This kind of pest loves to chew the living tissue or fiber of the branches. If unattended the tree will have an internal damage that will never heal so it is necessary to just burn the bonsai tree so it won’t harm other nearby bonsai trees.
Most damage caterpillar is visible on the leaves. The most effective way to get rid of a caterpillar is by simply removing it by hand.
Ant infestation may be a symptom that the bonsai tree is not watered properly. Ants will only be a problem if it is in large number. You can easily get rid of this problem by spraying water on the leaves through the use of hose so that the ants will be washed off.
c) Unhealthy Roots
Mushy, wet, wilted or color black roots are signs that the bonsai tree is sick. Use a clean pair of scissors to trim such roots. Be careful in trimming this part of the roots to avoid further contamination or spread of the disease.
d) Red, Yellowing and Browning Spots on the Leaves
There are varieties of reasons why the leaves are yellowing. The most common reason why the leaves are yellowing is that of underwatering, exposure to cold, stress and mineral deficiency in the soil. Another reason why discoloration found on the leaves is a sign that the bonsai tree is infested with fungus or chlorosis which is a lack of chlorophyll.
e) Scab or Canker Disease
If the pruning process was not performed properly, the bonsai tree may suffer from Canker disease. Some of the symptoms that the bonsai tree is suffering from this disease are swelling of the bark, poor growth, and fading of the leaf color.
Aside from improper pruning too much nitrogen level and improper fertilizing may lead to Scab or Canker disease. Following proper pruning and proper fertilizing methods will effectively avoid this disease.
5) Tips to Have a Healthy Bonsai Tree
Each bonsai tree requires specific watering techniques. Water requirements will depend on some factors such as the time of the year (if it is summer or winter), a number of hours exposed to sunlight, size condition and the size of the Juniper Bonsai.
Guidelines in Watering Juniper Bonsai Trees
Guideline #1. It is best to water the bonsai tree if the soil gets slightly dry. Use your fingers to check the soil. If the soil is dry at around 0.4 cm. then it is a sign that your bonsai tree is thirsty.
Guideline #2. It is not advisable to water the tree on a routine. Individually check the bonsai tree if it needs watering.
Guideline #3. Chose a soil that retains more water especially if you cannot water the bonsai tree regularly. Avoid types of soil that cannot provide good drainage and are liable to build up of salts because it can cause the roots to rot.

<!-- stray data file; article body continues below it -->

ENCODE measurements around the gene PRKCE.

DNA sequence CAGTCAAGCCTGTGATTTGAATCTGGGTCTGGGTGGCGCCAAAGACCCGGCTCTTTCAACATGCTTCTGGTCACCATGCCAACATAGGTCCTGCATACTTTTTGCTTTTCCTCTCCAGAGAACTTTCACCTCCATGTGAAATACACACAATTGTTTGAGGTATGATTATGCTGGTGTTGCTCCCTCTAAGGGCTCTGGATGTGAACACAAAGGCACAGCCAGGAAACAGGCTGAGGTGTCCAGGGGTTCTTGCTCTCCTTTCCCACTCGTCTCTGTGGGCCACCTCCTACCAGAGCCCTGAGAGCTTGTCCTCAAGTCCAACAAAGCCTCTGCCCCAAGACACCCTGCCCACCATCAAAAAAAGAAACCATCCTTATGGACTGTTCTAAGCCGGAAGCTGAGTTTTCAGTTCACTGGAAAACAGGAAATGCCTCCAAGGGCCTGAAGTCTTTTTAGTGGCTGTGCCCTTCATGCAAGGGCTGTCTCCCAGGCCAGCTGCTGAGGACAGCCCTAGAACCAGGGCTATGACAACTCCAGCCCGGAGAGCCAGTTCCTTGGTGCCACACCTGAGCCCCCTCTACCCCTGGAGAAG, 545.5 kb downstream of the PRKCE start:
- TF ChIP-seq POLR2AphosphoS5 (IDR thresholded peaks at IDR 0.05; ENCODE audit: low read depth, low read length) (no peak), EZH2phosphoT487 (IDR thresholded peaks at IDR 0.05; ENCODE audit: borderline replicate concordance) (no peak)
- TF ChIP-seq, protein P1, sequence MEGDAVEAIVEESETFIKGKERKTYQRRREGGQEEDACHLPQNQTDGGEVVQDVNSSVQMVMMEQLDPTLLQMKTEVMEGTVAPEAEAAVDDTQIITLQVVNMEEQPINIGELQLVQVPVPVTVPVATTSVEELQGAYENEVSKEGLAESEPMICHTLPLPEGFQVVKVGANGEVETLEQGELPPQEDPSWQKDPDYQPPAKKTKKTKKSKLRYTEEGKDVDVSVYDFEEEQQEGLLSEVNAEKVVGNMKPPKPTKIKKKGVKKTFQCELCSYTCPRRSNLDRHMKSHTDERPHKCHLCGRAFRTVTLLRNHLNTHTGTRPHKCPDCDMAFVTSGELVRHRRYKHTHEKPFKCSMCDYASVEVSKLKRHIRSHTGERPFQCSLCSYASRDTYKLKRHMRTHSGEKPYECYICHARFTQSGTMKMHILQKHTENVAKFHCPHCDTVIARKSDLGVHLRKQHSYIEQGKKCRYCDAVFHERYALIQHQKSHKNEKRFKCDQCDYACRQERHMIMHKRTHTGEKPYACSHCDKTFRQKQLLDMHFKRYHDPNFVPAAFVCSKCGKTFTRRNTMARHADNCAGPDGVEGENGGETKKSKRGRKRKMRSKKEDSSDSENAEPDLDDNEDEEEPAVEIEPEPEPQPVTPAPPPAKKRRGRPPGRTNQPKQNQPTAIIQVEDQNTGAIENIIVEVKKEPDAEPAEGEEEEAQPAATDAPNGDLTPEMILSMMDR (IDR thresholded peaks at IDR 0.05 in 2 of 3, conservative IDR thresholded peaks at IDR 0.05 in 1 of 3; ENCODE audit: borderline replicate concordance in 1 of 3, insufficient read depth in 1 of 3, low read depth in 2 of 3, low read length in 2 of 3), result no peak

Guideline #4. Water the plant depending on light exposure. Increased in sunlight exposure means an increase in water intake while a decrease in sunlight exposure means a decrease in water intake. Your water will also require more water during the summer season.
Guideline #5. Water the bonsai tree during the morning hours so that the water intake will be properly utilized by the tree.
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Bonsai Soil and Fertilizer
The quality of the soil directly affects the health of the tree. It is important to use the right mixture to ensure that the bonsai tree will receive right nutrients. Like any other plant properly feeding the bonsai tree with nutrients is important to have a healthy growth. It is ideal to feed the bonsai tree with fertilizer every 2-4 weeks during the growing season.
Good Soil Qualities:
- The soil should have water-retention properties that are able to hold sufficient quantity of water that is enough to supply moisture to the bonsai plant.
- The soil should provide good aeration so that the oxygen is well distributed and to allow tiny gaps between each particle for proper absorption of nutrients.
- The soil should be able to drain excess water immediately from the pot to avoid overwatering.
Pruning is very important in growing a bonsai tree to maintain its size and shape. There are two types of pruning: the maintenance pruning and the stylistic pruning. Maintenance pruning is when you keep the bonsai tree small that encourages new growth while the stylistic pruning is where you can enhance the aesthetic quality of the bonsai tree.
Steps in Maintenance Pruning
Step #1: Carefully pluck out dead leaves, dead weeds or dead wood and discard them.
Step #2: Trim crossed and broken branches to allow the bonsai tree to directly receive sunlight.
Step #3: It is advisable to only have 3-4 nodes twig to keep the tree from growing too big and to also encourage new growth.